Friday, January 1, 2021

The Psychological War in the Garden

I feel like all of my gardens are a war. A war between two concepts: peace and excitement.

Peace is: meadows, grasses, harmony, unity, relaxation, comfort, the steppe, grain fields, being able to see far. Safety, order.


But excitement- it’s variety, color, surprise, being busy, nooks and crannies, jarring contrast, a messy plant zoo unified by nothing but lust. 


I think this battle has not always gone well: it’s worst collateral damage being the failure of the general design of a garden I’ve made, where the plant collectorship gets out of hand and the space has no spirit of its own. Or, if the other side decisively wins- something that is pretty, giving you an immediate inviting feeling, but basically boring beyond that, functioning like an agreeable background to whatever non-botanical activity you are doing like an overly quiet and polite host with no opinion of its own. 


It’s taken me years of making gardens that some folks enjoy but leave me cold to realize this. Finally knowing the exact problem has made creating solutions fairly easy. 




I don’t think that it’s about a “balance” between peace and excitement, but perhaps layering them. Or fostering their coexistence. Like oil and water- a hackneyed metaphor we take for granted: “yes, yes, oil and water don’t mix, shouldn’t be mixed” we say, but I ask- what is butter!? Glorious! Certainly you wouldn't defame butter? A natural phenomenon, a mixture of oil and water, thanks to emulsion, a brilliant mechanism that brings the two together. What is the mechanism to marry two disparate impulses?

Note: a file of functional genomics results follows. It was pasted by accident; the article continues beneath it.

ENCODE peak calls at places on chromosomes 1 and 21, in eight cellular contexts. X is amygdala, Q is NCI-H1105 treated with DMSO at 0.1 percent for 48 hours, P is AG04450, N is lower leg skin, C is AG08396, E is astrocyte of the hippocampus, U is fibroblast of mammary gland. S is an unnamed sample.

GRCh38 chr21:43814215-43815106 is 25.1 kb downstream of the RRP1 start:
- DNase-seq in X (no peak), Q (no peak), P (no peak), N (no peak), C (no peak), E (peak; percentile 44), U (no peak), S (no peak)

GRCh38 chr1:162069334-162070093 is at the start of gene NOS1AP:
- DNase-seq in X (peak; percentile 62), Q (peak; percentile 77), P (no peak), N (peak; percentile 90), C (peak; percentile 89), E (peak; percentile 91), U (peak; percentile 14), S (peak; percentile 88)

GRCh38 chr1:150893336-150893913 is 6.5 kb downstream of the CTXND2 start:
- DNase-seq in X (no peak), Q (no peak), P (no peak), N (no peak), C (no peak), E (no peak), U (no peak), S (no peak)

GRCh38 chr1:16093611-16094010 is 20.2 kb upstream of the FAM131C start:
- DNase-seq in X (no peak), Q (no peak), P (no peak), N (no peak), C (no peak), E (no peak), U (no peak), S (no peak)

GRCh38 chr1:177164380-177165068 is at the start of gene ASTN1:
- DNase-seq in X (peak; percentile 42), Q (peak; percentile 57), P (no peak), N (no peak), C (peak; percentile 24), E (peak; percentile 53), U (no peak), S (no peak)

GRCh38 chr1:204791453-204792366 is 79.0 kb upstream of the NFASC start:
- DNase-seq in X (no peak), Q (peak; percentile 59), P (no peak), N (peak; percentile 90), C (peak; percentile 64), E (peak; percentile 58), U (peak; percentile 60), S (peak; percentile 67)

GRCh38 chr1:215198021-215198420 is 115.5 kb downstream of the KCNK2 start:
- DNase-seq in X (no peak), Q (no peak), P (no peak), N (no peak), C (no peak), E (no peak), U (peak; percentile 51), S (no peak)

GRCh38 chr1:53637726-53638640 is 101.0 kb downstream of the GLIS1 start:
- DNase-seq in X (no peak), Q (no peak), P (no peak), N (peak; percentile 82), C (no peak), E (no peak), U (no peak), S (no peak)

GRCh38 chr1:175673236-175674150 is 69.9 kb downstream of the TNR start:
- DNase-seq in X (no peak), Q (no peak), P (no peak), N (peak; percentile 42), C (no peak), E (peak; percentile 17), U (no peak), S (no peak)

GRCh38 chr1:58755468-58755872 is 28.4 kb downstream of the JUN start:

Here’s one for gardens. Just my basic go-to at the present. Lay on the harmony/unity heavy enough (to make peace/space) that you can lace it pretty liberally with variety. In a meadow, this can mean a matrix (which doesn’t mean a network, it means a womb) of one or two types of grass, interspersed with a variety of bulbs and herbs. In a rock garden, harmony can be solidly established by a heavily used single kind of rock, and plants can basically be anything you want, but the accident that they are all smaller or cushion-shaped will, as a byproduct, create a certain unification among all the different little guys. 


For a lawn, that means a totally predictable, 100% safe monoculture of turf with no room for any variety or anything dangerous like excitement, and that is dead boring and you know it. 




Another example of meshing variety/fun and unity/order:

In pure numbers, this can mean a garden rugged-out with three dozen Mexican Feathergrasses, peppered by half a dozen accenting bunchgrasses like Muhlenbergia or something, an ephemeral underplanting of two hundred muscari, all of those creating a super solid foundation, a vibe, and then finally, start getting interesting or varied with a dozen Echinacea, ten Eryngium, twenty Kniphofia. Lastly, the variety can be represented and solidified with say fifty different species in quantities like onesies and foursies, who are embedded in the grasses like gems on a crown. If there is only one emerald among the mixed gemstones on that otherwise golden crown, will it look like it belongs. And these plants for variety get even better if they are seasonal- appearing at certain times, creating surprise, keeping you interested. The fun part here is that if you take out flowers over the years or try a new one the rest of the garden won’t notice. It won’t disrupt the vibe. The party will go on while dancers come and go.